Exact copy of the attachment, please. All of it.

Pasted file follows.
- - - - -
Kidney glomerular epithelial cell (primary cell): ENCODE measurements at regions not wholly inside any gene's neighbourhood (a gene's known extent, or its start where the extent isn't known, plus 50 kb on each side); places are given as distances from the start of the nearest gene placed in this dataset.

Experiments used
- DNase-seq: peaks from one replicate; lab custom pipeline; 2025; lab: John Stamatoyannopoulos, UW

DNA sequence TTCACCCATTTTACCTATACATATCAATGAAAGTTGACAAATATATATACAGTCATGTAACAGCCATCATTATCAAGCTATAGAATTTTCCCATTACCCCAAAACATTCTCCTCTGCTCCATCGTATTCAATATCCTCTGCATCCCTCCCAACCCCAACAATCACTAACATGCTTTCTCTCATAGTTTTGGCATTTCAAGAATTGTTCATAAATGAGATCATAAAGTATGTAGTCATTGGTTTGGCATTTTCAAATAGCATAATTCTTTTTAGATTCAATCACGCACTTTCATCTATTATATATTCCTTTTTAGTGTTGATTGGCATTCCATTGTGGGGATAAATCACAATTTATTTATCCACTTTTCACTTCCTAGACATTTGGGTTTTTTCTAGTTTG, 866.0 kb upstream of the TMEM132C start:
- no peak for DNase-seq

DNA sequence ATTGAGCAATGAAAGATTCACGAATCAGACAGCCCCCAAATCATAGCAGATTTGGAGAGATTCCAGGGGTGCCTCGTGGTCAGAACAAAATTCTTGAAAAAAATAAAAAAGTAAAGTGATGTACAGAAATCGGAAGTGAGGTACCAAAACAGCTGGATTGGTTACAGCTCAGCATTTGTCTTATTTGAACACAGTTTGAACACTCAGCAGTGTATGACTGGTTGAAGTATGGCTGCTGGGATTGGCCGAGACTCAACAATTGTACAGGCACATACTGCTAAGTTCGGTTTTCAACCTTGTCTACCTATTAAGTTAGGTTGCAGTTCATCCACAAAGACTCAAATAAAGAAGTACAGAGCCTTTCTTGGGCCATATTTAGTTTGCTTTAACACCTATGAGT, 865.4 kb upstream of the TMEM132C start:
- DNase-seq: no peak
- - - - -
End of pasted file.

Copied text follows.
Kidney glomerular epithelial cell (primary cell): ENCODE measurements at regions not wholly inside any gene's neighbourhood (a gene's known extent, or its start where the extent isn't known, plus 50 kb on each side); places are given as distances from the start of the nearest gene placed in this dataset.

Experiments used
- DNase-seq: peaks from one replicate; lab custom pipeline; 2025; lab: John Stamatoyannopoulos, UW

DNA sequence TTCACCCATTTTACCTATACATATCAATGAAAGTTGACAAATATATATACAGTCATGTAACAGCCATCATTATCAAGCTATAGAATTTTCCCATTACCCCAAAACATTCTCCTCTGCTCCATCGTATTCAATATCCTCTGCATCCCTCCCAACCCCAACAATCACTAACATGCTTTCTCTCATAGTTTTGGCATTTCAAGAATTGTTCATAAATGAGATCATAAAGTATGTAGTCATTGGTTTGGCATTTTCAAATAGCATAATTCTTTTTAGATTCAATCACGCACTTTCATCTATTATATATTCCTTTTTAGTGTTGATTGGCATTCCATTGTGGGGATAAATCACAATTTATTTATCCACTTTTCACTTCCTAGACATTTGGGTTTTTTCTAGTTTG, 866.0 kb upstream of the TMEM132C start:
- no peak for DNase-seq

DNA sequence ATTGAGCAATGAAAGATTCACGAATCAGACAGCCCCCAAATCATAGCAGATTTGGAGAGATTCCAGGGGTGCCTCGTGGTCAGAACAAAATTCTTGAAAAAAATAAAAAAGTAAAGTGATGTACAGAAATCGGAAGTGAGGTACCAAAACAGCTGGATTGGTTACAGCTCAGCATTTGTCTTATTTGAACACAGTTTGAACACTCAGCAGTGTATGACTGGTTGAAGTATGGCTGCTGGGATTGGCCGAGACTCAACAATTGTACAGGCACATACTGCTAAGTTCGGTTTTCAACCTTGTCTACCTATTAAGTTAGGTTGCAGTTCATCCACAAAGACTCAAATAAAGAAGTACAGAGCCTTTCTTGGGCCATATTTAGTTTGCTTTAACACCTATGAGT, 865.4 kb upstream of the TMEM132C start:
- DNase-seq: no peak